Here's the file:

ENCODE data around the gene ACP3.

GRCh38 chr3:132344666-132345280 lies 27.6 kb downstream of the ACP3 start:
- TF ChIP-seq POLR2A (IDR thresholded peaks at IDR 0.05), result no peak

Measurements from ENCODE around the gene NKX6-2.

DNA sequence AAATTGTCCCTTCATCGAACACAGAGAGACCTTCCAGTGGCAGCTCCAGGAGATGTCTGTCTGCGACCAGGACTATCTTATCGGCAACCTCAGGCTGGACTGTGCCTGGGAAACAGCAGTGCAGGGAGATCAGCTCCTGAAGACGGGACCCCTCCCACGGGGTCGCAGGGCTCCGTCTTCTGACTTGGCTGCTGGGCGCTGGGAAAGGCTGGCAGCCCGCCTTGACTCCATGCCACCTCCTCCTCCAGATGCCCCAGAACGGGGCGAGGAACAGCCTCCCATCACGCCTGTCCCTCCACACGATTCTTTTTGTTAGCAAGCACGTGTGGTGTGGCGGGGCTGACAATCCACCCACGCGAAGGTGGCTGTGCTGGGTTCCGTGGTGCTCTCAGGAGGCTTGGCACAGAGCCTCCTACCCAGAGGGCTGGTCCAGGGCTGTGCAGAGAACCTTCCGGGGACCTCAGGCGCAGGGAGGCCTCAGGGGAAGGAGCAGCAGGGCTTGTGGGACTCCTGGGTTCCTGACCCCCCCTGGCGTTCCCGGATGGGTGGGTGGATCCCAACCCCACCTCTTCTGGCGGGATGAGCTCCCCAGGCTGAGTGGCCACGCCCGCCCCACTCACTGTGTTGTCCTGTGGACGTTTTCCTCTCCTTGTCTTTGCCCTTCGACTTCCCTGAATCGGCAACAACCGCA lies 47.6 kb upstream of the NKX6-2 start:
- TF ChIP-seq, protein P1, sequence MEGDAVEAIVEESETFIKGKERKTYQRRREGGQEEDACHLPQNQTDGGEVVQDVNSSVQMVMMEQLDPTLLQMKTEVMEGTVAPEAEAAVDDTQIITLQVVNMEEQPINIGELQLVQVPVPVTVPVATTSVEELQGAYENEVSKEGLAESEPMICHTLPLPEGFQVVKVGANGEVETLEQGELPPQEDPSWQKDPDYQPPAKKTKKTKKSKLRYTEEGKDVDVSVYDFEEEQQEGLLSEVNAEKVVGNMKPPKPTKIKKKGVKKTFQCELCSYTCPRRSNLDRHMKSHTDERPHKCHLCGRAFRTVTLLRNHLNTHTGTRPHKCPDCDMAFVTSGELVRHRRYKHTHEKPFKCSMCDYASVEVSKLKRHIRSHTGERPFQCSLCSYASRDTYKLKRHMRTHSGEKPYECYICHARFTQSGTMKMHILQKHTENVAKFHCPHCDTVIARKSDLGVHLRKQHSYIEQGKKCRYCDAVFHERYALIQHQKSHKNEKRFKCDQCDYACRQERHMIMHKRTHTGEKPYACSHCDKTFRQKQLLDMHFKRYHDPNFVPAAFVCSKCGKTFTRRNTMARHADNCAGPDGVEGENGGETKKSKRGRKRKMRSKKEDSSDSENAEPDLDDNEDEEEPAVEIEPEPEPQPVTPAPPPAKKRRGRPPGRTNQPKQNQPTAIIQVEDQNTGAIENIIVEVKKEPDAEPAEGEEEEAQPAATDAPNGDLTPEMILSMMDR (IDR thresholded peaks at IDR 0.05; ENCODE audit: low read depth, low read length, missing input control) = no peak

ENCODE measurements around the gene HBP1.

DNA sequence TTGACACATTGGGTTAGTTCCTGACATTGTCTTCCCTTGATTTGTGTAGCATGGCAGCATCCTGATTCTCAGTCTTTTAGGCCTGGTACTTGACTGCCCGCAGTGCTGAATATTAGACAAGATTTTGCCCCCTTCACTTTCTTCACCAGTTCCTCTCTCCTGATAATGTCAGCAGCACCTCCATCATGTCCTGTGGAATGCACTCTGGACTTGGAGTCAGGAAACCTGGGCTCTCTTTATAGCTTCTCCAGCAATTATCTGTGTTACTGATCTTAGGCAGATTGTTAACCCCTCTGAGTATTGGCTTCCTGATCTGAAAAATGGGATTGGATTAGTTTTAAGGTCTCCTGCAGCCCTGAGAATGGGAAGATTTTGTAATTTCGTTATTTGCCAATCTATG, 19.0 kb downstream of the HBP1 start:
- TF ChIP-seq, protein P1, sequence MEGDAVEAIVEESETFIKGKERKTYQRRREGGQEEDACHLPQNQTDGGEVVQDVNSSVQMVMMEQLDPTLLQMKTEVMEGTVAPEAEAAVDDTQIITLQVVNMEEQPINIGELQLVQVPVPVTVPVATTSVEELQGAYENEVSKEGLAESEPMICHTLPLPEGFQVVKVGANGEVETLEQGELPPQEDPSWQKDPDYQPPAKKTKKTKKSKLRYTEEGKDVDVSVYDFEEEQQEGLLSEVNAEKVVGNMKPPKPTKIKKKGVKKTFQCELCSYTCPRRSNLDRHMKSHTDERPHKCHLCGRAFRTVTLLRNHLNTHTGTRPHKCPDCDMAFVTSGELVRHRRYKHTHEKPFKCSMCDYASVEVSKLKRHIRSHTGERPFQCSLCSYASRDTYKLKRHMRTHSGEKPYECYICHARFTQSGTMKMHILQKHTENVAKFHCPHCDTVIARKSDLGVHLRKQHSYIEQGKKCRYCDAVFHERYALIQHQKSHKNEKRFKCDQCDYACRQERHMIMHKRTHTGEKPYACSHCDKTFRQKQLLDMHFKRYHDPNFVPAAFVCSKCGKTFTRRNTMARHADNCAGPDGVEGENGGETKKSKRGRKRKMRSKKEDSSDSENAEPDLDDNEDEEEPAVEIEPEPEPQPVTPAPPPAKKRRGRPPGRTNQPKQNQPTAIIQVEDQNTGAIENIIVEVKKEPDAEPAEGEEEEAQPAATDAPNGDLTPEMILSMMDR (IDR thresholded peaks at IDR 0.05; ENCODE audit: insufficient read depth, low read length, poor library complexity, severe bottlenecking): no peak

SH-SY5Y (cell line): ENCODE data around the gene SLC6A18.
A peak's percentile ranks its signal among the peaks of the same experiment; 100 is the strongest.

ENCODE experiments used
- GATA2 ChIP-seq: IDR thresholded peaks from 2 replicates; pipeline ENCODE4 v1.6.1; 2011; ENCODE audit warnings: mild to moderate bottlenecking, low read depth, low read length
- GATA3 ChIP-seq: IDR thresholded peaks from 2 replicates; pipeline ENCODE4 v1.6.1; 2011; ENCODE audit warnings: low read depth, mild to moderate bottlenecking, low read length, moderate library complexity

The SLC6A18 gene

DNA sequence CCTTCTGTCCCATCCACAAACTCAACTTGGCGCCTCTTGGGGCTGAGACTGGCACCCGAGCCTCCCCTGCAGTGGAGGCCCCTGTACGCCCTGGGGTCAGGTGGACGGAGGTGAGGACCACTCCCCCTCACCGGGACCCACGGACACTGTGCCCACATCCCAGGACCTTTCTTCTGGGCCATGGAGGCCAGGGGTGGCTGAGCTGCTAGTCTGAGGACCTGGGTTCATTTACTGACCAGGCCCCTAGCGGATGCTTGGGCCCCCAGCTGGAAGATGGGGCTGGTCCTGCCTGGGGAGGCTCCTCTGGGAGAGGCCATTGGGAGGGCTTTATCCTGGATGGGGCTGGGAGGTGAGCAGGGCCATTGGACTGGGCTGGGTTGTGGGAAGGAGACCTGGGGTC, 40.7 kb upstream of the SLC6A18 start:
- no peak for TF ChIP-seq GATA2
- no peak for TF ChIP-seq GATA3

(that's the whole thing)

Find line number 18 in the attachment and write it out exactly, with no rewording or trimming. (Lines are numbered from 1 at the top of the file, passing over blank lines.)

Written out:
- no peak for TF ChIP-seq GATA3